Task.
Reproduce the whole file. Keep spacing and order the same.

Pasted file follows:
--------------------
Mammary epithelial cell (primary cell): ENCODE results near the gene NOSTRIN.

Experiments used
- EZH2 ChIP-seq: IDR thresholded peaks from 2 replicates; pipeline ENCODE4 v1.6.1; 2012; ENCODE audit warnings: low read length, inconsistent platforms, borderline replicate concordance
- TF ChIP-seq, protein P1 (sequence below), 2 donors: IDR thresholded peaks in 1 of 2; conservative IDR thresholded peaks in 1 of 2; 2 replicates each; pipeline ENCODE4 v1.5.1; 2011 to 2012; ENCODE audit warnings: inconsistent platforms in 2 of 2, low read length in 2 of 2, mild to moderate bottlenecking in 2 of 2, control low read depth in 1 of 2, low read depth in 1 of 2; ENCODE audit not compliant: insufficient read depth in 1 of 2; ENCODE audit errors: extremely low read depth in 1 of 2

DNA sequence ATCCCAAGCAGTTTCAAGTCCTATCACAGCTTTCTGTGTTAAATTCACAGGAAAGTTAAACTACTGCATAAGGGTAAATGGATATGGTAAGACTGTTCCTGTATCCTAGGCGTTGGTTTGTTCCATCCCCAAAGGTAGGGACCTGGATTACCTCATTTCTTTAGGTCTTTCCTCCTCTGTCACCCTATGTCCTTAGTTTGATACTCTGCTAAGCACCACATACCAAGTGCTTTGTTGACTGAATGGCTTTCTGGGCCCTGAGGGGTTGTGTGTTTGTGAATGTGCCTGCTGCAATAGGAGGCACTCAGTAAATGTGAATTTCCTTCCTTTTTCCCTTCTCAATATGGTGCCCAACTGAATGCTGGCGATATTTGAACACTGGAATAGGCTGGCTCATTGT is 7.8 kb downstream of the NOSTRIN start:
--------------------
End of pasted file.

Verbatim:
Mammary epithelial cell (primary cell): ENCODE results near the gene NOSTRIN.

Experiments used
- EZH2 ChIP-seq: IDR thresholded peaks from 2 replicates; pipeline ENCODE4 v1.6.1; 2012; ENCODE audit warnings: low read length, inconsistent platforms, borderline replicate concordance
- TF ChIP-seq, protein P1 (sequence below), 2 donors: IDR thresholded peaks in 1 of 2; conservative IDR thresholded peaks in 1 of 2; 2 replicates each; pipeline ENCODE4 v1.5.1; 2011 to 2012; ENCODE audit warnings: inconsistent platforms in 2 of 2, low read length in 2 of 2, mild to moderate bottlenecking in 2 of 2, control low read depth in 1 of 2, low read depth in 1 of 2; ENCODE audit not compliant: insufficient read depth in 1 of 2; ENCODE audit errors: extremely low read depth in 1 of 2

DNA sequence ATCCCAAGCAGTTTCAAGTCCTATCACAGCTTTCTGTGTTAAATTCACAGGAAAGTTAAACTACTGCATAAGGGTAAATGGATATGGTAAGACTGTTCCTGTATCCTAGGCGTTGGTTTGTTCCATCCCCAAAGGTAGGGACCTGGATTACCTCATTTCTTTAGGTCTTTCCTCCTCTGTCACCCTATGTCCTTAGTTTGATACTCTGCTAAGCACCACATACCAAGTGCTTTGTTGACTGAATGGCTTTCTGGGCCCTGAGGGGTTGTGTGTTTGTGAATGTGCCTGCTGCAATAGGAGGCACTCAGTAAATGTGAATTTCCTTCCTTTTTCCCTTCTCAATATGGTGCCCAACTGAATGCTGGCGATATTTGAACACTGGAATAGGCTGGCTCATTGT is 7.8 kb downstream of the NOSTRIN start: